CHAPTER I COLONIAL LITERATURE
RELATION TO ENGLISH LITERATURE.—The literature produced in that part of America known as the United States did not begin as an independent literature. The early colonists were Englishmen who brought with them their own language, books, and modes of thought. England had a world-famous literature before her sons established a permanent settlement across the Atlantic. Shakespeare had died four years before the Pilgrims landed at Plymouth. When an American goes to Paris he can neither read the books, nor converse with the citizens, if he knows no language but his own. Let him cross to London, and he will find that, although more than three hundred years have elapsed since the first colonists came to America, he immediately feels at home, so far as the language and literature are concerned.
For nearly two hundred years after the first English settlements in America, the majority of the works read there were written by English authors. The hard struggle necessary to obtain a foothold in a wilderness is not favorable to the early development of a literature. Those who remained in England could not clear away the forest, till the soil, and conquer the Indians, but they could write the books and send them across the ocean. The early settlers were for the most part content to allow English authors to do this. For these reasons it would be surprising if early American literature could vie with that produced in England during the same period.
When Americans began to write in larger numbers, there was at first close adherence to English models. For a while it seemed as if American literature would be only a feeble imitation of these models, but a change finally came, as will be shown in later chapters. It is to be hoped, however, that American writers of the future will never cease to learn from Chaucer, Spenser, Shakespeare, Milton, Bunyan, and Wordsworth.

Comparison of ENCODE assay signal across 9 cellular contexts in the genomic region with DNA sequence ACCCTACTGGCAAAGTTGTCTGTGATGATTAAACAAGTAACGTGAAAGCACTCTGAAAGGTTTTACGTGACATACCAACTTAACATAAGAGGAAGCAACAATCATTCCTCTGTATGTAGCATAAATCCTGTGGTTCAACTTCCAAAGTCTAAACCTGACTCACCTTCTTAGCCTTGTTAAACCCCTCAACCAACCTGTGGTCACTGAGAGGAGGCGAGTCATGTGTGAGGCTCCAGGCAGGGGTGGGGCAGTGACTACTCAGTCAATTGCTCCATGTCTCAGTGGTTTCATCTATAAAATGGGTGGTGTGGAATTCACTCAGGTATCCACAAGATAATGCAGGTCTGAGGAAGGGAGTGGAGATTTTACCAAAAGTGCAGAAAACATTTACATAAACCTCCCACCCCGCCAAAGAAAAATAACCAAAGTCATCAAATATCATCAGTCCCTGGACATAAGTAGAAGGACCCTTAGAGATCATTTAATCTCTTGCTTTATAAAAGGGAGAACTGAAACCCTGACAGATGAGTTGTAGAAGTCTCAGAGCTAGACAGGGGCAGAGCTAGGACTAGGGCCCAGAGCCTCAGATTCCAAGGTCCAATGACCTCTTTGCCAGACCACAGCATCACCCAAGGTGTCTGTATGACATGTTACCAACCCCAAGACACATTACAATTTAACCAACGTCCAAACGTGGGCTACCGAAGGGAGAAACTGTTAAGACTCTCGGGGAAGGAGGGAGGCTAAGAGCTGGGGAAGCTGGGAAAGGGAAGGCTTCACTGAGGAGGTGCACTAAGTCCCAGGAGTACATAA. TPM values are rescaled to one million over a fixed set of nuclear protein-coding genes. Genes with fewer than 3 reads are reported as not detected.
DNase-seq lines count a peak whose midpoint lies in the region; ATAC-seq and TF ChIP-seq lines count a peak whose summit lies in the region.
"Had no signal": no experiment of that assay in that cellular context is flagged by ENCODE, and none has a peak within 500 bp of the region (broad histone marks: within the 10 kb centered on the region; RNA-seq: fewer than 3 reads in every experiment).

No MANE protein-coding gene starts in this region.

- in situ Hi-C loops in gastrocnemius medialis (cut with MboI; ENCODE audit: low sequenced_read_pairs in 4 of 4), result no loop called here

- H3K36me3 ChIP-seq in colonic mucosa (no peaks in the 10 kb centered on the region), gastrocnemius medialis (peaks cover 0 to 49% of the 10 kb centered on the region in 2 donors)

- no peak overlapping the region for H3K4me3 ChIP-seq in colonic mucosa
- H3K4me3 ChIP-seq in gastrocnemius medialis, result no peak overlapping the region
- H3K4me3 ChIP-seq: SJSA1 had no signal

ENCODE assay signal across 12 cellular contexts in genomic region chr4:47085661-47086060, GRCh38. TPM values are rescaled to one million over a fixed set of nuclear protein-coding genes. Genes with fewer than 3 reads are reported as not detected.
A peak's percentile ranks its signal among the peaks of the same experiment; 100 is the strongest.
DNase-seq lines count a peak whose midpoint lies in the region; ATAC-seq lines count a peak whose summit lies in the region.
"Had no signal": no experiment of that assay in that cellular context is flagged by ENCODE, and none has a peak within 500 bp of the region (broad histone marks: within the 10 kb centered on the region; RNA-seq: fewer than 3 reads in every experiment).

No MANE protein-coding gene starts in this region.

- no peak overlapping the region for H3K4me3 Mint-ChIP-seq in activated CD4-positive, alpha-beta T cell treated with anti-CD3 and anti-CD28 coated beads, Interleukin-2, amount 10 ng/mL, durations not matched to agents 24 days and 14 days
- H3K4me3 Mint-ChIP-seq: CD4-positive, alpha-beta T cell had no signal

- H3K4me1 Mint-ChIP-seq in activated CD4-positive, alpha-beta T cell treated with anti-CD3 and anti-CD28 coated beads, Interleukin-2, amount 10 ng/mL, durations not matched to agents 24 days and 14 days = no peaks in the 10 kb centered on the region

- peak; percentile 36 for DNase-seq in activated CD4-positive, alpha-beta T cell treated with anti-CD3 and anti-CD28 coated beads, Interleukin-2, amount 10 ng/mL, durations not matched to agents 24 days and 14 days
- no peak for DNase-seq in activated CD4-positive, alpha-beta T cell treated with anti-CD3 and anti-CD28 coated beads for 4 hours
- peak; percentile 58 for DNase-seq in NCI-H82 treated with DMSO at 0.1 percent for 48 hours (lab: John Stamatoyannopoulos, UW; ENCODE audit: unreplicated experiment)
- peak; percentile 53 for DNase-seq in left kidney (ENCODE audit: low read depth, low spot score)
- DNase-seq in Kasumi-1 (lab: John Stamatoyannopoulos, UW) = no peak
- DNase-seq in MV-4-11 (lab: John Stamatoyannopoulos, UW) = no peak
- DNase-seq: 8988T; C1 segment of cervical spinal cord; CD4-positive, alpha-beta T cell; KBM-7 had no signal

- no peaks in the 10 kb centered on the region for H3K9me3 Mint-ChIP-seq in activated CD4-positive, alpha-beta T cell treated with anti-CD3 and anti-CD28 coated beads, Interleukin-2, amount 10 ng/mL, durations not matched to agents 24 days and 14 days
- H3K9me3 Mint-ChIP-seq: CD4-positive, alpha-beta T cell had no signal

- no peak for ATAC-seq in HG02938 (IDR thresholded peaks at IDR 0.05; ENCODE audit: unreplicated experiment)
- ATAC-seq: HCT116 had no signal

AMERICAN LITERATURE AN IMPORTANT STUDY.—We should not begin the study of American literature in an apologetic spirit. There should be no attempt to minimize the debt that America owes to English literature, nor to conceal the fact that American literature is young and has not had time to produce as many masterpieces as England gave to the world during a thousand years. However, it is now time also to record the fact that the literature of England gained something from America. Cultivated Englishmen to-day willingly admit that without a study of Cooper, Poe, and Hawthorne no one could give an adequate account of the landmarks of achievement in fiction, written in our common tongue. French critics have even gone so far as to canonize Poe. In a certain field he and Hawthorne occupy a unique place in the world's achievement. Again, men like Bret Harte and Mark Twain are not common in any literature. Foreigners have had American books translated into all the leading languages of the world. It is now more than one hundred years since Franklin, the great American philosopher of the practical, died, and yet several European nations reprint nearly every year some of his sayings, which continue to influence the masses....